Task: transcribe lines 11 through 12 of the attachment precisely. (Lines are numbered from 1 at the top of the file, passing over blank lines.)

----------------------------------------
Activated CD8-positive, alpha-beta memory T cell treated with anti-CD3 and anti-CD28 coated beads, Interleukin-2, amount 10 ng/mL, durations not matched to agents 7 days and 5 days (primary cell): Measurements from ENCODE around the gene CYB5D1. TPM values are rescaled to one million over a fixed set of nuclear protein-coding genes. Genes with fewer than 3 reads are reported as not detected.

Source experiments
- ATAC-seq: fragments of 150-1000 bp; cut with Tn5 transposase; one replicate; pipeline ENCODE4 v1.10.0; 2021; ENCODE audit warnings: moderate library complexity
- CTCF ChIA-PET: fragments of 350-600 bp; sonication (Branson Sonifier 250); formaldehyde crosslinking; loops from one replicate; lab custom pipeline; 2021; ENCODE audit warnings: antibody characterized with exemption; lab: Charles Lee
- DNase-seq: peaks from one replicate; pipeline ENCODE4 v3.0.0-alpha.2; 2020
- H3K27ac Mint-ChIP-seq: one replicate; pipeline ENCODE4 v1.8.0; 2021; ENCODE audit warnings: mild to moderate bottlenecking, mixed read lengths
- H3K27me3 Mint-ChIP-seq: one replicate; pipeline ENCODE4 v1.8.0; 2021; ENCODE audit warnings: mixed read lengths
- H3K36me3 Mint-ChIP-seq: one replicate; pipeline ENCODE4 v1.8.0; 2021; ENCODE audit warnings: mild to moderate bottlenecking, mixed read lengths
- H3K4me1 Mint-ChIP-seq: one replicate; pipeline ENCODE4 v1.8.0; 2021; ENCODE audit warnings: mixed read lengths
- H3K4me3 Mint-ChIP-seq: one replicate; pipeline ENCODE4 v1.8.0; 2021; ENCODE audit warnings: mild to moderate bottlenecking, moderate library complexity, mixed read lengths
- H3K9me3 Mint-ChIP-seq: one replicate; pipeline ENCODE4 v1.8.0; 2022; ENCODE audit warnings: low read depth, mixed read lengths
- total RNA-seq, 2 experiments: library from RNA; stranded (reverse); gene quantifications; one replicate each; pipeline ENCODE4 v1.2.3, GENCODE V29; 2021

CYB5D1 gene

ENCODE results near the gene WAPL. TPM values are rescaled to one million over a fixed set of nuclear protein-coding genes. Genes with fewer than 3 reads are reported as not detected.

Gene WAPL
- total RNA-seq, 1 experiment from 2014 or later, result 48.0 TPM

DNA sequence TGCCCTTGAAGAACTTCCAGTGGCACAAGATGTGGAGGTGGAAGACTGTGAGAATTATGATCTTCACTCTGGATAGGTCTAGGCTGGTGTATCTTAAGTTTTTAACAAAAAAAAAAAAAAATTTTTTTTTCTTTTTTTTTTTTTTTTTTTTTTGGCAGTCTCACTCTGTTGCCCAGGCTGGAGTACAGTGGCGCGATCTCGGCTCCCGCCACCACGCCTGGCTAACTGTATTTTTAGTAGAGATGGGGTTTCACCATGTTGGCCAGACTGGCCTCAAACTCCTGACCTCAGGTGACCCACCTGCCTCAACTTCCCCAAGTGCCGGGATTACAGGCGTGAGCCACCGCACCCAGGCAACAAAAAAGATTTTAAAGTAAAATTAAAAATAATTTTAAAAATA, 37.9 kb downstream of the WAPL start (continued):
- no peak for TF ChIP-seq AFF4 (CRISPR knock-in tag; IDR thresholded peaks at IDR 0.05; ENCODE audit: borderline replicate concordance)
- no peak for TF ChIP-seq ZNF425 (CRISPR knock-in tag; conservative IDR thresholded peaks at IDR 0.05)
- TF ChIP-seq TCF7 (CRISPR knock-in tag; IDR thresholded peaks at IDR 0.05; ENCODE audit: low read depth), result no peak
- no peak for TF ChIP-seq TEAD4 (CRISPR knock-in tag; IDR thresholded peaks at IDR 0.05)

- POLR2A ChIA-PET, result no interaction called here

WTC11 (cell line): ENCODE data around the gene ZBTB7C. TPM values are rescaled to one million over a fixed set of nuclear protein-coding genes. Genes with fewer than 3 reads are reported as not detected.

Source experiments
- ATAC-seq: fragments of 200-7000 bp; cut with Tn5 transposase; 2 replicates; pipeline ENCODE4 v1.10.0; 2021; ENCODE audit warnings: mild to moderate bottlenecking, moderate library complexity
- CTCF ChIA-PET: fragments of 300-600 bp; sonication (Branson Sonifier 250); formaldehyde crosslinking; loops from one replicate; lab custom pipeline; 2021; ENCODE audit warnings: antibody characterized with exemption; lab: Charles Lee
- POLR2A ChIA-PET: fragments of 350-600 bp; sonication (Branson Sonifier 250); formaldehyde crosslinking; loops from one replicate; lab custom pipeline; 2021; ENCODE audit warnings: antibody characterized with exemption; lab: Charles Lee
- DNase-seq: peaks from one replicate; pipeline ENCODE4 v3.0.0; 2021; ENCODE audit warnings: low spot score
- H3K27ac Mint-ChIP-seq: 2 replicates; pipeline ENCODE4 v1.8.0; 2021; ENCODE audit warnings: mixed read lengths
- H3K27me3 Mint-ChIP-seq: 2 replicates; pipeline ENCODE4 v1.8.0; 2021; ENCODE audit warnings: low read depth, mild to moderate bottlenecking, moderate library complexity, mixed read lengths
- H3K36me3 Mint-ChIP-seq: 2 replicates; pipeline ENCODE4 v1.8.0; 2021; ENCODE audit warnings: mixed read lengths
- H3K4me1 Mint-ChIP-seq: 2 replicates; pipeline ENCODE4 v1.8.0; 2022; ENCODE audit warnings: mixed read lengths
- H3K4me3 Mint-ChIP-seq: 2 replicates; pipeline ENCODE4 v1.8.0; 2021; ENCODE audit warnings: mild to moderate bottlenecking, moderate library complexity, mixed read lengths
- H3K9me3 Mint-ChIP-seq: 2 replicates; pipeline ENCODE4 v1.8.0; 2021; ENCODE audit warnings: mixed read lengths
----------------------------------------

- H3K9me3 Mint-ChIP-seq: one replicate; pipeline ENCODE4 v1.8.0; 2022; ENCODE audit warnings: low read depth, mixed read lengths
- total RNA-seq, 2 experiments: library from RNA; stranded (reverse); gene quantifications; one replicate each; pipeline ENCODE4 v1.2.3, GENCODE V29; 2021